Wednesday, March 27

Closer To Acceptance

I seriously dreaded writing this next post.

It meant that I would have to further put in writing the awful news we got on Monday. Deep breath and here we go...

Not going to do the daily recap that I've started to do lately. I've spent many more hours awake than originally thought. Working a bit on Project Life but most of my time I've poured into this social media management project.

We learned that one of FMIL's former students had suddenly passed away on Monday night. We had stayed in touch with the family and this little girl was very special to us and everyone she met. Needless to say, we were heartbroken when we heard the news.

I'm still processing everything and while it was to be partially expected- nothing ever prepares you for the moment it comes true. A part of me really cannot believe that she is gone, even if it's to a better place.

Her family was in the midst of a fundraiser to purchase a wheelchair van and her mother wrote about their story on that page that better describes the situation prior to what happened that awful day.

 "Hello everyone! My name is Samantha, mother to the fabulous PAIGE! Let me tell you about her! She is, first of all, AMAZING!
Born with a neuro-muscular disease called Spinal Muscular Atrophy (SMA) Type 1, Paige has been a brave girl her entire life; diagnosed at the age of 1 month when she stopped breathing, up to the "old lady" she is now at age 8. When she was first diagnosed I was told that SMA kids do not live past age 2! She was unable to swallow by age 6 months and received her g-tube to supplement nutrition. As SMA effects the respiratory system, at age 8 months Paige received a trach and ventilator to assist her breathing when she was no longer to do it on her own.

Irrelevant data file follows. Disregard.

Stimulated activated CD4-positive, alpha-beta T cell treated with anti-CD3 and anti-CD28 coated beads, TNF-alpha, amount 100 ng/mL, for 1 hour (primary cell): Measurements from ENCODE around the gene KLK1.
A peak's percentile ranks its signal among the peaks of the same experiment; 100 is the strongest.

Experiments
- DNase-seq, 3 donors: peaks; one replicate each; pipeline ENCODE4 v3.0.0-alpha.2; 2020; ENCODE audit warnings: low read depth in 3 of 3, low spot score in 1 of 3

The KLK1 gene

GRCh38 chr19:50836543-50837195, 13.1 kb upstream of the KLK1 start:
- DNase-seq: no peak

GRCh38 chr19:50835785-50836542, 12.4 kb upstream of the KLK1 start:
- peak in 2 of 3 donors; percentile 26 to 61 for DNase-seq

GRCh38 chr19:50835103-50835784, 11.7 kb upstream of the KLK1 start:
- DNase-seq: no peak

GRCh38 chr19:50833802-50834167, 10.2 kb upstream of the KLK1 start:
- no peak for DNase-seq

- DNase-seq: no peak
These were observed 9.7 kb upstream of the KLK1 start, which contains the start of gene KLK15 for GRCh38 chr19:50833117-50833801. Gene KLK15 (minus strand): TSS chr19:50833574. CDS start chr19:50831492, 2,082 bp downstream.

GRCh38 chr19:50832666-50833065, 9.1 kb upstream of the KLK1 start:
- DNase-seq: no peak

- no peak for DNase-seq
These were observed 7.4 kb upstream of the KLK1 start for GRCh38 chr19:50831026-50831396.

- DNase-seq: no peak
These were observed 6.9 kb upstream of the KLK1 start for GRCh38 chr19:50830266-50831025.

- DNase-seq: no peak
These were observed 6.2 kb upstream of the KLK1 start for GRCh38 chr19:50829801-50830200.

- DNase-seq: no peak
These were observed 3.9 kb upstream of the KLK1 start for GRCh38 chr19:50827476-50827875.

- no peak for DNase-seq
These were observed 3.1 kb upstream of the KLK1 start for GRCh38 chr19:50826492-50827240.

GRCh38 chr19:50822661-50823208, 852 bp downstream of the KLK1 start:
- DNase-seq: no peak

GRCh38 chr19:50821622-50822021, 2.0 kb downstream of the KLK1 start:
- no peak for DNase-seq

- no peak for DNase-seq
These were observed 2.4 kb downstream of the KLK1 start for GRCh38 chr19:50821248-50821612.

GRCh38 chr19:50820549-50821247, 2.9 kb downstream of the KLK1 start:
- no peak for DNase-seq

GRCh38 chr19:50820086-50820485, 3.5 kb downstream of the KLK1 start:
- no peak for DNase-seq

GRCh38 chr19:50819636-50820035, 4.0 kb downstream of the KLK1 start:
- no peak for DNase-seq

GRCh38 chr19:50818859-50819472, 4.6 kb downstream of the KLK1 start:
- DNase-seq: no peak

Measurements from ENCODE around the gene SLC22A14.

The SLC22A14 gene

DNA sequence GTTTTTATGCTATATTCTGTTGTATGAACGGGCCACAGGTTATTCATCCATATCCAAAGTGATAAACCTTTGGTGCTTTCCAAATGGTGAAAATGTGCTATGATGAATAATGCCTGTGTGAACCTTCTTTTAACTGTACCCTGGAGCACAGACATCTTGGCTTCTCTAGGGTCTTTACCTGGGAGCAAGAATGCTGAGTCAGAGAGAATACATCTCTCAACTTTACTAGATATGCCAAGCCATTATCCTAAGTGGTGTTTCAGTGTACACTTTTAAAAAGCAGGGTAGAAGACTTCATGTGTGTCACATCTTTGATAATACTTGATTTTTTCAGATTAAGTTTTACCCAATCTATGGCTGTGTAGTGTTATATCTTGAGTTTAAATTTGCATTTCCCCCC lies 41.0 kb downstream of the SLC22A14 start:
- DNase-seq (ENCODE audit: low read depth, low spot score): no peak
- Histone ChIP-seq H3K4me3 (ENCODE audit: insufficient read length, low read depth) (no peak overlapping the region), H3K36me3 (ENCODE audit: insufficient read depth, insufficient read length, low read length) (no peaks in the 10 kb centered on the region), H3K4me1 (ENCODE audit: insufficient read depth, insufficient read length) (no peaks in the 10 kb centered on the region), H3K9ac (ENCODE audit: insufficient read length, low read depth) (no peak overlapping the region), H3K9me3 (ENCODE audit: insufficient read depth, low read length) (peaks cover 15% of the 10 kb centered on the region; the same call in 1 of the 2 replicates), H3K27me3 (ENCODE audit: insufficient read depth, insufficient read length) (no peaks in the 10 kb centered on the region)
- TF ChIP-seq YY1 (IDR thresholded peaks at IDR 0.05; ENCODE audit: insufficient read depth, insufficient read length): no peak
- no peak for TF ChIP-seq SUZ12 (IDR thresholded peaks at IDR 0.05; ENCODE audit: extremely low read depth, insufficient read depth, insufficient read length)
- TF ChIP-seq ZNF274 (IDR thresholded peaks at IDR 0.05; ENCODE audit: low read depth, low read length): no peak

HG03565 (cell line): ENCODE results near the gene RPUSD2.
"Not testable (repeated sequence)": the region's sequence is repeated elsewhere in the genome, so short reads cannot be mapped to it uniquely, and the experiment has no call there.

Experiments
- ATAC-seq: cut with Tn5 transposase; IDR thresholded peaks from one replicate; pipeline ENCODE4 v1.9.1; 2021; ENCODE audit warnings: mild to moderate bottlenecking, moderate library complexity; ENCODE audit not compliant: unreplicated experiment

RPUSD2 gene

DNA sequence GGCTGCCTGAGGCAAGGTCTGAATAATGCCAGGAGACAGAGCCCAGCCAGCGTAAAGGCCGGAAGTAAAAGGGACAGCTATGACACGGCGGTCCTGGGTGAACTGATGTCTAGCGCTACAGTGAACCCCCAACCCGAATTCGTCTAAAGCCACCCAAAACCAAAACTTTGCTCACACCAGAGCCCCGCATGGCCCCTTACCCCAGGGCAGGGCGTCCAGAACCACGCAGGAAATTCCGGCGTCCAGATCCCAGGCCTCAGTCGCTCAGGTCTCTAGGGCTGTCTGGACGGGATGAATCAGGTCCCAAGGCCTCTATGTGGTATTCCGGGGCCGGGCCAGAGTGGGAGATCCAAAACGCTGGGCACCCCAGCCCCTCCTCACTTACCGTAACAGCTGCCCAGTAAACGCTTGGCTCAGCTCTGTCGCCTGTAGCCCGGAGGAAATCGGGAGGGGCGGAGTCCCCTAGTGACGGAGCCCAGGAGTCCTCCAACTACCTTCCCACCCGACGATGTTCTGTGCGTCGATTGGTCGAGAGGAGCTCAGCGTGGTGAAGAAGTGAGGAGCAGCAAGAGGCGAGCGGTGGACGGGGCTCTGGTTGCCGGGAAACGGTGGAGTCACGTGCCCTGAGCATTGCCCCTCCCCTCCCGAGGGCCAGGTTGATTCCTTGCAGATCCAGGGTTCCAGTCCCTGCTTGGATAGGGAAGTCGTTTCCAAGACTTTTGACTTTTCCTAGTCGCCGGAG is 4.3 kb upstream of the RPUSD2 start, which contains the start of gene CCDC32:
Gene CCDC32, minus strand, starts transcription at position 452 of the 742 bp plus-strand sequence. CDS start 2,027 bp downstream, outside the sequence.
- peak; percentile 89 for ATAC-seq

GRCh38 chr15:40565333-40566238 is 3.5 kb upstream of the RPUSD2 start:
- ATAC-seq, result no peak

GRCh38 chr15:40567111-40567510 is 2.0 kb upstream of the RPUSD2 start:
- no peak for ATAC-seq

I know, I know, a lot to put on a little girl who wasn't supposed to be here right? The hard and terrible thing about this disease is... she's not effected mentally at all and is actually very bright and advanced for her age- like most other SMA kids. She is unable to move or eat at all, but uses an augmentive communication device that she uses with her eyes to voice her needs and wants- just like other kids, some of the things out of her mouth just blow me away! haha! 
Paige has been to the hospital off and on her entire life, but has not (knock on wood) been hospitalized for over a year now! And seeing as Paige is having no plans on leaving me, our next obstile is transportation. Medical appointments, wheelchair adjustments, therapies or just plain-old-going-out is becoming more and more diffucult. At this time I have to transport her in a car seat with a homemade adaptive head strap- NOT the most ideal- but as independent women we need to be able to travel at will! 
As she has grown into my lovely big girl, I am reaching out to the public for assistance. I have done a lot of researching and am looking for a newer handicap accessible van that I can use to transport her for many years to come. The additional need for safety while traveling has become more prominent then ever and Paige traveling IN her wheelchair is the safest option. Even if I modify my van for a lift or purchase a used wheelchair van the price is about the same- crazy right?
Any donation is wonderfully generous and much appreciated! Thank you for taking the time to read about my perfect Paige. Even if you don't donate, I'm so glad that I could share her story and get the word of Spinal Muscular Atrophy out there- #1 genetic killer of children under 2.
       Thanks again! Samantha and Paige"
She was a phenomenal little girl that I had the honor of knowing with her sassy personality and quick wit.
I loved watching her tease her mom and nurse (and anyone else) with her state-of-the-art eye-gaze talker. She'd be so patient with me as I tried to figure out how she was communicating with me with her eyes and vocalizations. 
My heart dropped and ached for her every time we heard that she was in the hospital again. It would always been for weeks with too many close calls.
Her passing was still a surprise, but from what I understand, it was swift. I would hate to think of her suffering with some illness that dragged on. She was always such a fighter. We're all thinking of her dancing the way and keeping an eye out on her mother, unborn baby brother, and rest of her loving family now. We'll be attending services next week. My first in person, let alone for a beautiful child. Nothing else to do but mourn, pray, and love in her honor. 

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